Mindful meditation has become incredibly popular for stress reduction in recent years.

Considering its roots in Buddhism, it may seem an unlikely candidate for such prominence in Western culture. Even so, it’s clear why so many people love it: it gives the opportunity to get out of your head; a chance to escape the hectic schedules and racing thoughts; and reduces stress and improves mood.

How to meditate 

So, right now, I want you to try not to think of a white bear.

Meditation is about acknowledging thoughts and feelings in a non-judgemental way, not suppressing them.

I bet you thought about a white bear. This is because when you try not to think about something, you actually activate that thought in your brain — which is obviously the opposite of what you wanted.

That’s why one of the most fundamental things to remember when starting out at meditation is avoiding the temptation to suppress thoughts.

Instead, it’s about noticing a thought then gently bringing your focus back to your meditative task. Thinking and feeling is fine, acknowledge it; then move on.

It’s ok that these thoughts and feelings are there.     

Meditation is about consciously paying attention to the self, in the present moment, in a non-judgemental way. And you can do it in small stages.

Why not set a timer for one minute, and just close your eyes and listen to your breath until the time is up. Anyone can do a minute. And if you can do one, maybe you can do two; and if you can do two, maybe you can do three…

Two common types of meditation are mindfulness of breath and the body scan.

Mindfulness of breath is usually done in a seated position and involves focusing on your breathing. Notice how fast or slow it is, the way the tummy rises and falls with it, the feeling of it passing in and out of your nostrils.

Sometimes it helps to put your hands on your belly, so you can feel the rise and fall on a more tactile basis.

The body scan is usually practiced lying down – but not exclusively. It involves shifting your awareness sequentially to each part of the body, noticing any pleasant or unpleasant feelings. This can include tension or the sensation of a body part being in contact with something.

It is important to be physically comfortable and relaxed as much as possible when meditating, as this will make it easier to focus. 

What you need to meditate

In theory, all you need is yourself.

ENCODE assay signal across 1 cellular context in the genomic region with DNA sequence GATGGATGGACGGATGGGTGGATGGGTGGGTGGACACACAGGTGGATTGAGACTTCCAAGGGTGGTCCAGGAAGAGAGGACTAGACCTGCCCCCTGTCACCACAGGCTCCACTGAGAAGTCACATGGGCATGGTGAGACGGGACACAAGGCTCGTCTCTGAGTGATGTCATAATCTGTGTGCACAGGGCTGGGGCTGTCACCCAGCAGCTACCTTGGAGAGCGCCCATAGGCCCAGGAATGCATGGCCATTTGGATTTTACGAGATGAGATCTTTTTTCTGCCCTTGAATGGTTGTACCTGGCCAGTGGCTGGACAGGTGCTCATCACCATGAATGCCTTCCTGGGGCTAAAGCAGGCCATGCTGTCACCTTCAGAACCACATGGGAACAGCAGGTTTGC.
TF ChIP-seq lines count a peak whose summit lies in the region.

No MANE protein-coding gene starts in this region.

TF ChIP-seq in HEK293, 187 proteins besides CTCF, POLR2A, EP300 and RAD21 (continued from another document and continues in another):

There are meditation cushions or blankets you can use, to make yourself more comfortable, but you could also just sit on your bed to begin with.

If you need a little more encouragement and guidance, there are loads of resources out there to support you.

There are numerous apps available to help get you started, such as Headspace (available on iPhones), which gives you a 10-day mindfulness course for free. If you want to continue, you have to pay, but maybe after 10 days you’ll have the hang of it.

If you’re an Android user, why not try out the mindfulness meditation feature on Mental Workout. Again, you have to pay for the full app, but you can get some elements for free.

If you’re not a fan of somebody talking to you, sit down with a timer. Or try Meditation (available on iPhones), which allows you to set a meditation length – and it comes with chime sounds and the option to chime at intervals. These aren’t the only apps available, so it’s worth seeing what’s out there. 

If guidance is what you’re after, I’d recommend streaming or downloading some guided meditation audio, which will help you to focus.

Try not to get disheartened if you find it challenging to focus in the beginning: meditation is a skill, which needs to be learned and practiced if you’re going to be able do it effectively.

Where to meditate

You may want to consider enrolling on a mindfulness course: this will come at a cost financially, but could be well worth it for the benefits to wellbeing you’ll get as a result.

A lot of buddhist meditation retreats run on a dharma system, which means you pay a donation at the end. This could be a great way of introducing yourself to the art of meditation as well as a few other mindful practices along the way.

Dhanakhosha is a retreat in the Scottish Highlands, which combines an introduction to meditation with various other activities, such as hillwalking or yoga or even photography. This is a nice way to ease yourself in.

There are tonnes of such retreats across the UK, so it shouldn’t be too hard to find the one for you. I wouldn’t recommend starting with a silent retreat, however, as that can be a little too intense for a beginner, and often doesn’t come with the same level of guidance.

Why not find a quiet spot and give it a go right now? There’s little to lose and lots to gain, so go for it. Happy meditating!